I will also probably see “A Late Quartet” again, a first feature directed by Yaron Zilberman, because it is right up my father’s alley, who played French horn for years in various woodwind quartets and quintets, and was the doctor to numerous Bay area musicians. The psychological undercurrents that both sustain and tear apart a famous string quartet after 25 years will ring true to him. I quite enjoyed the give-and-take among the world-class actors: Christopher Walken (so different from his winsome-yet-troubling small-time gangster turn in “Seven Pyschopaths,” playing here in Midnight Madness, which I saw some time ago and quite anjoyed, although not as much as Martin McDonagh’s debut film as director, “In Bruges”), Catherine Keener, Philip Seymour Hoffman, and the less-familiar Russian/American actor Mark Ivanir. A tiny note: I loved Catherine Keener’s wardrobe, and was not surprised to see an end credit for The Row, the Olsen twins’ high-end fashion line. Her performance dress was Yves St. Laurent, but I did adore those chic layered neutral outfits. If only I had several tens of thousands of dollars that wasn’t working.
Afterwards, a small (both literally and figuratively) French movie, also recommended to me by Denis D, who knows my weakness for French films. “Les Nuits avec Theodore” starts out with documentary footage about the glorious 19th-century Parisian park, Les Buttes Chaumont, and segues into a très Parisien story about young lovers who meet at a party and afterwards conduct most of their affair in the park after dark. At first the story films Rohmeresque, like his early short films, but it takes a dark turn. I love the vintage footage that is interspersed with the modern story, perhaps more than I like the actual narrative. Denis doesn’t know that when I lived in Paris I had a boyfriend whose single favorite thing to eat was a fresh waffle covered with whipped cream dispensed from one particular stand in the Buttes, so I actually spent quite a bit of time in the park. I’m happy to spend another 67 minutes there.
I’m hot-footing it from one venue, the Bell Lightbox, to the Scotiabank theaters a few blocks away, whe I run into my hosts, Martin Knelman and Bernadette Sulgit, who are hastening toward the Lightbox for their screening. Martin invites me to join them – they’re going to the premiere of “Show Stopper: The Theatrical Life of Garth Drabinsky,” and they have an extra ticket. Drabinsky was a famously larger-than-life Toronto producer and entrepreneur, who not only made movies and created theatrical extravaganzas, but gave birth to the multiplex with Cineplex. He eventually imploded in dramatic fashion, imprisoned after taking liberties with his creative bookkeeping.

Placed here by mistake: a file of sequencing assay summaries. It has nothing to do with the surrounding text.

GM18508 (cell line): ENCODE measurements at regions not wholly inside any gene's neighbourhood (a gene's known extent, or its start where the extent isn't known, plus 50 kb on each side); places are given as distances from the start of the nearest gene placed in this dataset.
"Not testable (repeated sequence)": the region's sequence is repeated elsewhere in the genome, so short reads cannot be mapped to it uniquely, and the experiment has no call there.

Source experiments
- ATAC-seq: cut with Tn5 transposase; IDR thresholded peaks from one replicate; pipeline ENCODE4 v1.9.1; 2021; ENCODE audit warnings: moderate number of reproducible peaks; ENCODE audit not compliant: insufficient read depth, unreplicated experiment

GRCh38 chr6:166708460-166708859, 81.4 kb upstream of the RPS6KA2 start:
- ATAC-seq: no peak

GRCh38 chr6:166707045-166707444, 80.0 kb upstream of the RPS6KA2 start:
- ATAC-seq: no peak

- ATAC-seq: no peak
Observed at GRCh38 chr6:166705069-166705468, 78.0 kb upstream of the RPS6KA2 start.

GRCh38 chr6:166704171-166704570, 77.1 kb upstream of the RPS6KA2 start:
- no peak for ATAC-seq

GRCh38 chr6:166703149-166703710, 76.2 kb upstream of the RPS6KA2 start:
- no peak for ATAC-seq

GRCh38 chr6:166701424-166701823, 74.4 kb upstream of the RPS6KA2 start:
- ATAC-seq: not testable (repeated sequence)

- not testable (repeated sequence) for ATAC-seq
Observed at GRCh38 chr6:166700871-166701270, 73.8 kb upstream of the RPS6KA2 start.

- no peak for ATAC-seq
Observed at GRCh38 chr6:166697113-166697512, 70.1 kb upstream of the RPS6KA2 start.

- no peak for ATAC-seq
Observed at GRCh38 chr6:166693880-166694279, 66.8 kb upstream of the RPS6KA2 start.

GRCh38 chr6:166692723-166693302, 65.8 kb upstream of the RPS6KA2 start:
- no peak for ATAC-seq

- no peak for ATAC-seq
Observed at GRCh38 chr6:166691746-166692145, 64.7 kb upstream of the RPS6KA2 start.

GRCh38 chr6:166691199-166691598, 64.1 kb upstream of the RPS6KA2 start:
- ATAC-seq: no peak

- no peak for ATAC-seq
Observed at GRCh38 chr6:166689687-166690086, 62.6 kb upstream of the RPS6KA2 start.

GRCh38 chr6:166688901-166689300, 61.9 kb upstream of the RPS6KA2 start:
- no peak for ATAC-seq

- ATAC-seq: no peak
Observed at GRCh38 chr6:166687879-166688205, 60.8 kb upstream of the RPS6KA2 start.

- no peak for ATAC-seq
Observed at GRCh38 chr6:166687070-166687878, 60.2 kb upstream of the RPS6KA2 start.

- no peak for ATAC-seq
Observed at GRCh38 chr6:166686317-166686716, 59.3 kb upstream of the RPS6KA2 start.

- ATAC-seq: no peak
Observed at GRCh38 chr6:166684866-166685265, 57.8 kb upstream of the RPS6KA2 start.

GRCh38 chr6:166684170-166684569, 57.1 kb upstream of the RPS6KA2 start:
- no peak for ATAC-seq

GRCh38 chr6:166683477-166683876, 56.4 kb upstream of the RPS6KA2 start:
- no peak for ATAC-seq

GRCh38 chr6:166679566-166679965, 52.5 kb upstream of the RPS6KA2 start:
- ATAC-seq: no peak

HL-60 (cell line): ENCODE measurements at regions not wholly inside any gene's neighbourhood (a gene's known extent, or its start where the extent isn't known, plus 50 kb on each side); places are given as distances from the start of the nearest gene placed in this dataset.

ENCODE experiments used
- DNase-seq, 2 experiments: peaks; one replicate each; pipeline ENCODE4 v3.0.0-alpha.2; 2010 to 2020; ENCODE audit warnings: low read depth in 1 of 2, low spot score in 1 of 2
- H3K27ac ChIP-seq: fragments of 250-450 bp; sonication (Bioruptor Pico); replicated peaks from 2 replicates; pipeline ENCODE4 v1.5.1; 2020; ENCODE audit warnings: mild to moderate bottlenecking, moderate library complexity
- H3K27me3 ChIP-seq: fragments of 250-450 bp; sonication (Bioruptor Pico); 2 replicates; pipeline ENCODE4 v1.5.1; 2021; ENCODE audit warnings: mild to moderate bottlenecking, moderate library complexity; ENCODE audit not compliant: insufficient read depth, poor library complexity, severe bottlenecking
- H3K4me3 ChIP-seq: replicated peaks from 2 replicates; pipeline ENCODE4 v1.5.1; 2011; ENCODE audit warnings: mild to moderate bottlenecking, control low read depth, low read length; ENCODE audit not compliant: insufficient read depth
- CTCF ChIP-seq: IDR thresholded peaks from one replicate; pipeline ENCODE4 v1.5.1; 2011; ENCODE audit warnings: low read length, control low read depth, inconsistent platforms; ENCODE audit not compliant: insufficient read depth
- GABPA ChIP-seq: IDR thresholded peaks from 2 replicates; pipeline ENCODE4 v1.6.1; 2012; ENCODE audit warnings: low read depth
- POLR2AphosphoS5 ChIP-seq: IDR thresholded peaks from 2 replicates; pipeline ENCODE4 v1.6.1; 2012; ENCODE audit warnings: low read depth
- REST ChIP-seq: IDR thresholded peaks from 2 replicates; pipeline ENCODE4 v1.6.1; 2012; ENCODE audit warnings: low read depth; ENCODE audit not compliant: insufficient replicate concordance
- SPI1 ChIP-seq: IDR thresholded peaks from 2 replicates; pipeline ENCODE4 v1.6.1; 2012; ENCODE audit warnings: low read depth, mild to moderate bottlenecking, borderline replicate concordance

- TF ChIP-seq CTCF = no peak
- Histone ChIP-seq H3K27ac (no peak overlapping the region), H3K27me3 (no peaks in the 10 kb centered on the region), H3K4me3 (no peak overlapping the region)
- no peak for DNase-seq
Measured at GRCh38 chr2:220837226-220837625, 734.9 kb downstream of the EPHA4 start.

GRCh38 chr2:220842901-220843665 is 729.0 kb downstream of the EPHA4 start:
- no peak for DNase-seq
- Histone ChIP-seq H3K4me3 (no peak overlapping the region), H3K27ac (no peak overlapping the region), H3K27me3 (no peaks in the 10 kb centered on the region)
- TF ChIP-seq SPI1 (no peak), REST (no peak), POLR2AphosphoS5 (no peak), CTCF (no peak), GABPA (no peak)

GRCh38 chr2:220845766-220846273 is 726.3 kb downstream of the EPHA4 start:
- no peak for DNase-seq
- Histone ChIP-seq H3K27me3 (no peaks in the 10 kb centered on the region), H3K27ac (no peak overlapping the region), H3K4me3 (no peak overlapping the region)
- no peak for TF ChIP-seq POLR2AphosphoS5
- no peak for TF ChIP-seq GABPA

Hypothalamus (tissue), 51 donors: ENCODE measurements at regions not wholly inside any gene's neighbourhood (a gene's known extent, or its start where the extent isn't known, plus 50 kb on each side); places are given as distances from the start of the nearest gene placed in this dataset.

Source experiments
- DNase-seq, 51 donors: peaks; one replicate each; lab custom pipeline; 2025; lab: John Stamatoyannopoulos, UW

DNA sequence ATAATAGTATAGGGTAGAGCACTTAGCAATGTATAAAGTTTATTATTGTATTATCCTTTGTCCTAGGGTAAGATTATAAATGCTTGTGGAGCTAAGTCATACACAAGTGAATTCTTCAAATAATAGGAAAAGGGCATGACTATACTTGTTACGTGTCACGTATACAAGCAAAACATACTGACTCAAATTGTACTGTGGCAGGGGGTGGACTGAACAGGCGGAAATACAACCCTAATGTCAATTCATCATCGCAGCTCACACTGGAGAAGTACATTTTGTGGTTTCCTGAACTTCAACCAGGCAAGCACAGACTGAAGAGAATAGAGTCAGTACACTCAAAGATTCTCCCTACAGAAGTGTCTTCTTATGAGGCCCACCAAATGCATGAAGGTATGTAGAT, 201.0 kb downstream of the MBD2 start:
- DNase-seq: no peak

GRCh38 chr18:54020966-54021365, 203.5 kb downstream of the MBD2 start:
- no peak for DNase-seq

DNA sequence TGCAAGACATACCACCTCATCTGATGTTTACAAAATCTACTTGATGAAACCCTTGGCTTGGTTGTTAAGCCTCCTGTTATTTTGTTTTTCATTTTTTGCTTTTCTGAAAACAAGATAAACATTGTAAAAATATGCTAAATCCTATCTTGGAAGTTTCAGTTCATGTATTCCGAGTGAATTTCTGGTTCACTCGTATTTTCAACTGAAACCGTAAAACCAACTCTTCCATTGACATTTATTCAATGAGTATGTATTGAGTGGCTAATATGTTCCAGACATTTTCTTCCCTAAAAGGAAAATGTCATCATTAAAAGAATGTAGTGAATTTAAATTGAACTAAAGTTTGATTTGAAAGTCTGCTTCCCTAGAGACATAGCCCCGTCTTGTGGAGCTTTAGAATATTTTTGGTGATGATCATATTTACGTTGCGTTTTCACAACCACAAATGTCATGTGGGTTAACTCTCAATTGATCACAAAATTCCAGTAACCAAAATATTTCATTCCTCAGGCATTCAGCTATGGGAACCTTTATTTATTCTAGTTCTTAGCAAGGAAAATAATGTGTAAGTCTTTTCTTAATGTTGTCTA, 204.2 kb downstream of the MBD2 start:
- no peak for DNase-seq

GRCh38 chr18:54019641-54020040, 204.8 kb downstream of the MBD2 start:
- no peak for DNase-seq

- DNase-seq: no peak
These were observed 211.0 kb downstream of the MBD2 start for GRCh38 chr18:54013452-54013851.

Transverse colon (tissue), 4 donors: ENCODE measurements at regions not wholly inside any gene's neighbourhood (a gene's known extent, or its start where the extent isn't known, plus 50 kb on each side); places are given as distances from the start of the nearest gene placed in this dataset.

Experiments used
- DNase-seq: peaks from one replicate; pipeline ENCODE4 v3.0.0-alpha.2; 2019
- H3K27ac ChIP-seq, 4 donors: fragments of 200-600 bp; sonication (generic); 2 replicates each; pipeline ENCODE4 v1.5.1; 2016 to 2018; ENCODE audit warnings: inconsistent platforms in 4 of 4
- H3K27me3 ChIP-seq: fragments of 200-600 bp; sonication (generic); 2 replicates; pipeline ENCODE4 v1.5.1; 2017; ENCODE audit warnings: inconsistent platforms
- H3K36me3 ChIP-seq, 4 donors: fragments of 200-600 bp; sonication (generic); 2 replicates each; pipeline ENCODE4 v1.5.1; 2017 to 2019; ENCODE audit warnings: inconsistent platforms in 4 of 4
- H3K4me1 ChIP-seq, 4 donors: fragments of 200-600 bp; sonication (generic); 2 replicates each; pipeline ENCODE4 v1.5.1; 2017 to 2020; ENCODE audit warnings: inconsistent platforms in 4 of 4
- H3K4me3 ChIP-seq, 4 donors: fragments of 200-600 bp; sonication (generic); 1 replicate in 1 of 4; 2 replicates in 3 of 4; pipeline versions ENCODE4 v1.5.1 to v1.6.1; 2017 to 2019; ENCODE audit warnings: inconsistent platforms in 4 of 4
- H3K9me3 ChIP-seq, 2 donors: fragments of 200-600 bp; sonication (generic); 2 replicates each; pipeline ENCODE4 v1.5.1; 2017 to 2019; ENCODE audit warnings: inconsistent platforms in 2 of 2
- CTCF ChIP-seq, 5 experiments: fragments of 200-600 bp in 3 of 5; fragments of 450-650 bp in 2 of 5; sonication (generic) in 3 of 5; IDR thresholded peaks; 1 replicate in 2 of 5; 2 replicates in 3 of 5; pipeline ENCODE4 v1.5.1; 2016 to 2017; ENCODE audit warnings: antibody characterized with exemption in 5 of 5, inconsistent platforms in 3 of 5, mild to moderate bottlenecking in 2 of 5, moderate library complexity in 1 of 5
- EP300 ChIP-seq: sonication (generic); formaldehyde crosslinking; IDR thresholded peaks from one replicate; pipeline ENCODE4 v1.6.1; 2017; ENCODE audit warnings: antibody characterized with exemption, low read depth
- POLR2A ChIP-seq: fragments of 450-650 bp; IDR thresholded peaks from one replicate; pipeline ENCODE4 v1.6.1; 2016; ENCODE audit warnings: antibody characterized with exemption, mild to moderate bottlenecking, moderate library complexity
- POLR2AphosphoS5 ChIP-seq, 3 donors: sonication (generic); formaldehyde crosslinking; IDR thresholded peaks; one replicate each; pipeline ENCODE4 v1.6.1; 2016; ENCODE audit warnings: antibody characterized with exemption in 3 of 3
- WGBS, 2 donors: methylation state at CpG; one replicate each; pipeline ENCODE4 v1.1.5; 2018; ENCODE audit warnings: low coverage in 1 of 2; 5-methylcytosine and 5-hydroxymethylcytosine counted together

I am tempted. What better place to see the movie than in Toronto, where there will be knowing chuckles at his peccadillos? But it seems TOO fun to me. I’ve already had an easy, rather conventional movie day, and I’m headed to see “Spring Breakers,” by Harmony Korine. I have never liked any of his movies, in fact, I find the earlier ones actively disagreeable, and I also have a vivid memory of his self-consciously enfant terrible behavior at a festival dinner here, years ago. But last night several people at dinner were extolling both the movie’s virtues and his – “He’s 40, he has a kid, he isn’t on heroin anymore” – so I decline with thanks and press on.
Two minutes after they leave I come to my senses and run after them – choose fun! – but they’ve disappeared into the red carpet madness. I trudge northwards, get into the “Spring Breakers” line, which because there is precious little Press and Industry alternatives at this hour stretches on long beyond the theater’s 231 seat capacity, and get in.
Which proves to be the high point of the evening. I am not happy. The movie is vulgar (way beyond its vulgar subject matter of beer, tight bodies, grass, gangsta rappers, guns, money, and humiliation), disjointed, noisy, ugly. Harmony Korine and I are just not in harmony. I do not know what my dinner companions of last night saw in the movie. I question their sanity, and my own, because I stay put. I stay put while three different people occupy the seat next to me (there are some overflow stalwarts that wait patiently outside overbooked theaters to be let in when someone exits, as they inevitably do); they all fall asleep.
Martin and Bernie return home after I do. They had a wonderful time.